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Seventh Circuit Reverses District Court for Not Properly Considering ERISA Claimant’s Ability to Perform Occupation Due to Sitting and Cognitive Limitations

In Scanlon v. Life Insurance Co. of North America, No. 22-1121, — F.4th —-, 2023 WL 5617127 (7th Cir. Aug. 31, 2023), a matter involving a dispute over the denial of ERISA-governed long-term disability benefits, the Seventh Circuit Court of Appeals reversed the district court’s judgment in favor of Defendant Life Insurance Company of North America (“LINA”). The court held that the district court committed clear error in: (1) failing to consider Plaintiff’s ability to sit at his desk for eight hours a day and perform the cognitive requirements of his Systems Analyst job during regular work hours, (2) finding that Plaintiff’s pain was relieved and his pain reports unreliable; and (3) determining the reliability of a Functional Capacity Evaluation (“FCE”) based on whether Plaintiff’s doctors found him to be disabled.

Plaintiff worked for McKesson Corporation as a Windows Systems Administrator. When McKesson could not accommodate his disability, he sought LTD benefits from McKesson’s LTD carrier, LINA. To qualify for benefits, Plaintiff must (1) perform the “material duties” of his regular occupation and (2) earn 80% or more of his indexed earnings from working in his occupation. The policy defines “regular occupation” as “[t]he occupation the Employee routinely performs at the time the Disability begins.” LINA “consider[s] the duties of the occupation as it is normally performed in the general labor market in the national economy,” as opposed to the requirements of a specific employer. LINA denied Plaintiff’s claim and he appealed with supportive information, including extensive medical records, records from the VA, a residual functional capacity evaluation completed by his doctor, and an FCE report. LINA upheld its denial based on medical reviews done by Drs. Joseph Sentef and Krishna Padiyar, doctors who never evaluated Plaintiff in person.

The district court reviewed LINA’s decision de novo since the policy did not give LINA discretionary authority to decide benefits eligibility. It found that Plaintiff did not meet his burden of proving that he was entitled to LTD benefits by the preponderance of the evidence. Plaintiff appealed citing several errors made by the district court, a few of which the Seventh Circuit agreed with.

First, the court looked at Plaintiff’s job as it is performed in the national economy. The parties agreed that the job is of a Systems Analyst, which is a sedentary job. The court explained that for an 8-hour sedentary workday, it means no more than 2 hours and 40 minutes of standing, among other physical requirements. Additionally, Systems Analysts must perform several cognitive tasks. The court took issue with the district court’s analysis of the FCE, which documented that Plaintiff has physical limitations due to his chronic pain. The FCE concluded that Plaintiff could only sit 15 minutes and stand 45 minutes at a time, and in total, he can sit up to 2 hours and 50 minutes and stand up to 4 hours and 22 minutes in a day. This prevents him from working full-time. The district court did not consider Plaintiff’s inability to sit for extended periods of time and did not explain how Plaintiff could earn 80% or more of his regular income. On remand, the district court is to consider Plaintiff’s ability to sit when analyzing the physical demands of his job.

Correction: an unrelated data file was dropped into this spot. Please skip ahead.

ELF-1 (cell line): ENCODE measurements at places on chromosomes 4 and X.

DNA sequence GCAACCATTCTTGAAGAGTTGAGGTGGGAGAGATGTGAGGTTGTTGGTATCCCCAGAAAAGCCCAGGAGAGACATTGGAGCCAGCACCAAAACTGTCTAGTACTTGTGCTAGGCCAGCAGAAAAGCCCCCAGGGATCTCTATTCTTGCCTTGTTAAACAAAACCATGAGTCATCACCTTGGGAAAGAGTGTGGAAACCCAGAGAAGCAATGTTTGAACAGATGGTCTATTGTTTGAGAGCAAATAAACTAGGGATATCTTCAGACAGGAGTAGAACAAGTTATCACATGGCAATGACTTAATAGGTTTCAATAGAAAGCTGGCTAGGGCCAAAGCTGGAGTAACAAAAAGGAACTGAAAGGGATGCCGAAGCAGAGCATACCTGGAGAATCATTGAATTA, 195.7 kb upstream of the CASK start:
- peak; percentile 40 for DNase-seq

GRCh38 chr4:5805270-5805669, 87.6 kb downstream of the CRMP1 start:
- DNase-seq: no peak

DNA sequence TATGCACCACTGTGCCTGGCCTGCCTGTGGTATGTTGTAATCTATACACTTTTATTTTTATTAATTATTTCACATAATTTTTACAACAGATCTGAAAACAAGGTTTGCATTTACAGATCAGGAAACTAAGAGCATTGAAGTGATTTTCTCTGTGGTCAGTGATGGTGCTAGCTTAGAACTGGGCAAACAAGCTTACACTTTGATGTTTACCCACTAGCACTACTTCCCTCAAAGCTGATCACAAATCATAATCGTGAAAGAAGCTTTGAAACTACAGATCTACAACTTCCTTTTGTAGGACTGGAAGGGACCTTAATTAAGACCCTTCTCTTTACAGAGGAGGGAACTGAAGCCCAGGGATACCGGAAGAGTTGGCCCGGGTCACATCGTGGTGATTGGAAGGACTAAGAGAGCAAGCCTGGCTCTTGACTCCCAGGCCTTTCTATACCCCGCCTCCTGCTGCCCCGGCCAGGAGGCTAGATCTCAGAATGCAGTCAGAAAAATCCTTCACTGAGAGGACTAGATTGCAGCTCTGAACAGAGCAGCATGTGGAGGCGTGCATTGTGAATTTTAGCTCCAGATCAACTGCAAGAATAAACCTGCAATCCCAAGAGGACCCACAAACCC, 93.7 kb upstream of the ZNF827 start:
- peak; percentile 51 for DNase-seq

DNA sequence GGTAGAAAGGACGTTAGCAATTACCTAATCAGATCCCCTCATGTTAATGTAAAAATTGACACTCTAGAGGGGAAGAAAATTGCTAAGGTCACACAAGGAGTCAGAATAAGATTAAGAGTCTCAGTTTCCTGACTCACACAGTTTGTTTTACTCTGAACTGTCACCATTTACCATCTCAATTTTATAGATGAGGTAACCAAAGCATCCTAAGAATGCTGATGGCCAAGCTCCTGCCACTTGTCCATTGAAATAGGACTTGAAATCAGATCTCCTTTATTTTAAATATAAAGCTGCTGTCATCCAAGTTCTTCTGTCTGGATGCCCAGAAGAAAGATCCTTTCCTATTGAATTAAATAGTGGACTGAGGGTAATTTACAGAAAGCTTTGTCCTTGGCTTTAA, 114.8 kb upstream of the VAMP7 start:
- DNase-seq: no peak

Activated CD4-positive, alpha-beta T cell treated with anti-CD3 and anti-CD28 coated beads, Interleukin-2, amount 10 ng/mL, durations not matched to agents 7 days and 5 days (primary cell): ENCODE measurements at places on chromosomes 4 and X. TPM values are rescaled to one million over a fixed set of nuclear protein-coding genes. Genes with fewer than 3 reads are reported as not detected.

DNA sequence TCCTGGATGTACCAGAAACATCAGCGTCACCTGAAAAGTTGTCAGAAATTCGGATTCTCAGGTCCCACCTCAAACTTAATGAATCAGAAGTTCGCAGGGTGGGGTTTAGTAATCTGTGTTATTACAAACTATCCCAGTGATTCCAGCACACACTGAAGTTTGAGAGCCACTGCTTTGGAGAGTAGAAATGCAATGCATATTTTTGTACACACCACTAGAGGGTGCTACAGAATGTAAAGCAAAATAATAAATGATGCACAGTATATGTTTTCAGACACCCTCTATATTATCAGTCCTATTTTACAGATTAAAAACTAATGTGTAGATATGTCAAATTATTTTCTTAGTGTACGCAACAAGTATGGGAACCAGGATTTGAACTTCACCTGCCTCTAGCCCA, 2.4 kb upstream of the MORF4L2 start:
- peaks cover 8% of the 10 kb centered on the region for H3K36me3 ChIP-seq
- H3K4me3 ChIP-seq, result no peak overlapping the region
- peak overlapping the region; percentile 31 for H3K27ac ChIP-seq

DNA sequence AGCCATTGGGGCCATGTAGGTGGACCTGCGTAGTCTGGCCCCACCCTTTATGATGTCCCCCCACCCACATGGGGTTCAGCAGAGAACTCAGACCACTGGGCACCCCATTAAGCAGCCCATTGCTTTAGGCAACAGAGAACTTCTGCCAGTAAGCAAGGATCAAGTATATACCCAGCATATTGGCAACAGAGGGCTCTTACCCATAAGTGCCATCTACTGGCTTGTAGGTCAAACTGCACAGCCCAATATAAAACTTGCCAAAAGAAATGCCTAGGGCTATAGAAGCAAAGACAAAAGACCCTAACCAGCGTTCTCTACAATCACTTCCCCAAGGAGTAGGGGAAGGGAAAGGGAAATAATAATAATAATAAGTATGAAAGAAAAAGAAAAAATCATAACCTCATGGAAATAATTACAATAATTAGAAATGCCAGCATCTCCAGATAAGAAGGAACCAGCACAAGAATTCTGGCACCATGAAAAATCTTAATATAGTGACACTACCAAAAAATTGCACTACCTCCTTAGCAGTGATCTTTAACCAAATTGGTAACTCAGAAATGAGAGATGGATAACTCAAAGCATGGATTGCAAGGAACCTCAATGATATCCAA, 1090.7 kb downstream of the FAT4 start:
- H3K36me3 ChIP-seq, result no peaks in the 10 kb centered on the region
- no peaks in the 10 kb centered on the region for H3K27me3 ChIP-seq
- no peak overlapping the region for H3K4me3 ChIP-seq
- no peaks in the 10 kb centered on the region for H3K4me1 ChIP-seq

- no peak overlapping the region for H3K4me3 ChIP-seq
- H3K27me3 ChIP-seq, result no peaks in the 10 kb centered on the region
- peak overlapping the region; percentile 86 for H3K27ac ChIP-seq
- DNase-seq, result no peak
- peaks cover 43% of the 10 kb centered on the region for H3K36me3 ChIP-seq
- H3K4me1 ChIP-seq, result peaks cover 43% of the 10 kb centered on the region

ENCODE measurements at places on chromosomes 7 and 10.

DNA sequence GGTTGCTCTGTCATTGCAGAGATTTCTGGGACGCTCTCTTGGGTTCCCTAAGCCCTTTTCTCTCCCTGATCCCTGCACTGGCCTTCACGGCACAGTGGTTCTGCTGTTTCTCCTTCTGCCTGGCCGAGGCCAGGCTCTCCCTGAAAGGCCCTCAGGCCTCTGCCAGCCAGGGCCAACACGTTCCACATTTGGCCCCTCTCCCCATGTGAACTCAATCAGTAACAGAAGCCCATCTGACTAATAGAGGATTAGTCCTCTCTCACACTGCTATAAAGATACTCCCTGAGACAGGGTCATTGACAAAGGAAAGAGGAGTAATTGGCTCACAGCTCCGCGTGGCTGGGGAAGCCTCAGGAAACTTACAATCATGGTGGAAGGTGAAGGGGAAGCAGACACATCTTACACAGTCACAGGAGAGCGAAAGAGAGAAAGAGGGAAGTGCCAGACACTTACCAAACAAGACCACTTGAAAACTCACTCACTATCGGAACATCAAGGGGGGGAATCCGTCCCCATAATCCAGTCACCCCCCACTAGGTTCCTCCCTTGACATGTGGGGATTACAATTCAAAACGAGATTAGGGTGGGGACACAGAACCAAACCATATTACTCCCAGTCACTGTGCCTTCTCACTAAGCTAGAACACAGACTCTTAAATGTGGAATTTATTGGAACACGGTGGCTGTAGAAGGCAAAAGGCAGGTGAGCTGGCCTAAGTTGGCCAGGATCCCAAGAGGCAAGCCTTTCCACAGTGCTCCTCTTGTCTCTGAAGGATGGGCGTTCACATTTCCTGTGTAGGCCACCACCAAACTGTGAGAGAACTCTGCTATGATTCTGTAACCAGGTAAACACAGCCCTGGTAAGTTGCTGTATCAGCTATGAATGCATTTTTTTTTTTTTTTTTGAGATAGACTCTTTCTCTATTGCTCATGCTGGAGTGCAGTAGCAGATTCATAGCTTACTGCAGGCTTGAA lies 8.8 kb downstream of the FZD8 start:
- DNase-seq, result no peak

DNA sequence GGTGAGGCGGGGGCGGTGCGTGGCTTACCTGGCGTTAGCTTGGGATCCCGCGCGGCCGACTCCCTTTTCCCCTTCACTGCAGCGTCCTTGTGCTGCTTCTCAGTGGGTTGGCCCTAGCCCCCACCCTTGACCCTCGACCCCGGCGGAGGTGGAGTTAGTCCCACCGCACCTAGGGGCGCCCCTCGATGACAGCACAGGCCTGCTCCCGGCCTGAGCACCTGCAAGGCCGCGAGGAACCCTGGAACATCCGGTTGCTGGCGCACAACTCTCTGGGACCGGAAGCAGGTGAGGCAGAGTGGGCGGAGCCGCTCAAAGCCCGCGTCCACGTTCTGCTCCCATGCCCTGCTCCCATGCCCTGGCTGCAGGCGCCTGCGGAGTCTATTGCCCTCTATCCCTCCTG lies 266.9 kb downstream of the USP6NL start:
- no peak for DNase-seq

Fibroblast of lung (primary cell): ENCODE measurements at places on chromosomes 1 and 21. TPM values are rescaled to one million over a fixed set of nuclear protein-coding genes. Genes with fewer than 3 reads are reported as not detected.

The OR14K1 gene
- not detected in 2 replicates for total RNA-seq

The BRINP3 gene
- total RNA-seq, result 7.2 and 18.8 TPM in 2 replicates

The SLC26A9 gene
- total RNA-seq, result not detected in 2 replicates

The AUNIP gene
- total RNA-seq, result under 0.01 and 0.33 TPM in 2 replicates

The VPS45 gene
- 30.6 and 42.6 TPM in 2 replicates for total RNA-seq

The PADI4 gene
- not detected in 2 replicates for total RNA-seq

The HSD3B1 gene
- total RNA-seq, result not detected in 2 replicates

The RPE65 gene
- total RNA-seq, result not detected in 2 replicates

The court also explained that Plaintiff’s inability to sit is relevant to whether he can earn at least 80% of his pre-disability income. The district court found that Plaintiff could perform his job 6.5 hours a day, presumably if he alternates between sitting and standing. But Plaintiff’s job requires sitting and he can only sit for less than three hours. On remand, the district court must explain its reasoning for its finding that Plaintiff can earn 80% of his income.

The court also found that the district court did not properly consider Plaintiff’s pain. The FCE report noted that Plaintiff’s pain reports may be considered unreliable but that overall, his pain ratings were reliable 75% of the time and he put forth full effort during the evaluation. The FCE’s conclusions were also supported by an assessment completed by Plaintiff’s provider who treated him for several years. The district court questioned the FCE’s reliability on the basis that none of Plaintiff’s providers “flatly” stated that he is unable to perform his regular occupation. “The correct question to ask is ‘whether the results are consistent or conflicting with other medical examinations.’” The district court also wrongly concluded that Plaintiff obtained pain relief through various treatments. The record shows that Plaintiff’s pain relief was only temporary.

Additionally, the court found that the district court did not adequately consider the effect of Plaintiff’s chronic sleep disorders on his ability to perform the cognitive requirements of a Systems Analyst, which includes thinking critically, conferring with others, and making decisions in a timely and reliable manner. On remand, the district court must address Plaintiff’s ability to perform the cognitive aspects of his job with the limitations in the record.


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*Please note that this blog is a summary of a reported legal decision and does not constitute legal advice. This blog has not been updated to note any subsequent change in status, including whether a decision is reconsidered or vacated. The case above was handled by other law firms, but if you have questions about how the developing law impacts your ERISA benefit claim, the attorneys at Roberts Disability Law, P.C. may be able to advise you so please contact us.

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